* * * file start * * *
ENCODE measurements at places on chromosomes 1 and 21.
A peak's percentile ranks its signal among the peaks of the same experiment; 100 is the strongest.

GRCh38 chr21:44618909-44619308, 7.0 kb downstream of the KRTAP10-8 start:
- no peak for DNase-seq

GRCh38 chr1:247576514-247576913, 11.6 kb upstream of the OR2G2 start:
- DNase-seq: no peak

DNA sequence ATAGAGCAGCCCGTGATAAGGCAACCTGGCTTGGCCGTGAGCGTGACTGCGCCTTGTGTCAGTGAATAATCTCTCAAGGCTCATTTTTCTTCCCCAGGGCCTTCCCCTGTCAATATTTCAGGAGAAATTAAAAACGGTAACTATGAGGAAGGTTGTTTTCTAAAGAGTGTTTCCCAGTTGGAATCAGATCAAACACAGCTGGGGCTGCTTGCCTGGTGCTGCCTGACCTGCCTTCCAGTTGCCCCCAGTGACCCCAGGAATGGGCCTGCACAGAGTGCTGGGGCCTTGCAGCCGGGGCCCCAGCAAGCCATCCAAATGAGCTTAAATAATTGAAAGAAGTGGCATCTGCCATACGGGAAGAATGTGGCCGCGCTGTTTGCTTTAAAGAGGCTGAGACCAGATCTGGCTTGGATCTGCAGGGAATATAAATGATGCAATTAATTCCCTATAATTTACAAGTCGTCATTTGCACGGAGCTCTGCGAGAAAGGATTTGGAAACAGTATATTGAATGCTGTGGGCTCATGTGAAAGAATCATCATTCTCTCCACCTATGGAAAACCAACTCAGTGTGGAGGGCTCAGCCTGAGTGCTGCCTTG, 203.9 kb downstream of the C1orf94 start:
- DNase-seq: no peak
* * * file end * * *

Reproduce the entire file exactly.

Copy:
ENCODE measurements at places on chromosomes 1 and 21.
A peak's percentile ranks its signal among the peaks of the same experiment; 100 is the strongest.

GRCh38 chr21:44618909-44619308, 7.0 kb downstream of the KRTAP10-8 start:
- no peak for DNase-seq

GRCh38 chr1:247576514-247576913, 11.6 kb upstream of the OR2G2 start:
- DNase-seq: no peak

DNA sequence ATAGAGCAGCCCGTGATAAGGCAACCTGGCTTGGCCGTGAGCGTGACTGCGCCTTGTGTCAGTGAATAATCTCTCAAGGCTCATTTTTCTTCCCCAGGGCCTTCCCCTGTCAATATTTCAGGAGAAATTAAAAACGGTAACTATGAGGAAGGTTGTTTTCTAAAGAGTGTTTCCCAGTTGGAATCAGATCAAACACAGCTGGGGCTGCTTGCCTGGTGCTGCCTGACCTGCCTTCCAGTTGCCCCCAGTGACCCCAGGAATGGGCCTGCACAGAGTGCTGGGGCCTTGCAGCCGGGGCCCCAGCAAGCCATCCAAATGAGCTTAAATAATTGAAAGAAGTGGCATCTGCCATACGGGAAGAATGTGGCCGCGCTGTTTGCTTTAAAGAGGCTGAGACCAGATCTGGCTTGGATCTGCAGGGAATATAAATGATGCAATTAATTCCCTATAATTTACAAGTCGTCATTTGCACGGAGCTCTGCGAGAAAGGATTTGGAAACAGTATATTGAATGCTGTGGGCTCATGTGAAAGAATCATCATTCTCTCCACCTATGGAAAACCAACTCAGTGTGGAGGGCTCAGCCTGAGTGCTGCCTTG, 203.9 kb downstream of the C1orf94 start:
- DNase-seq: no peak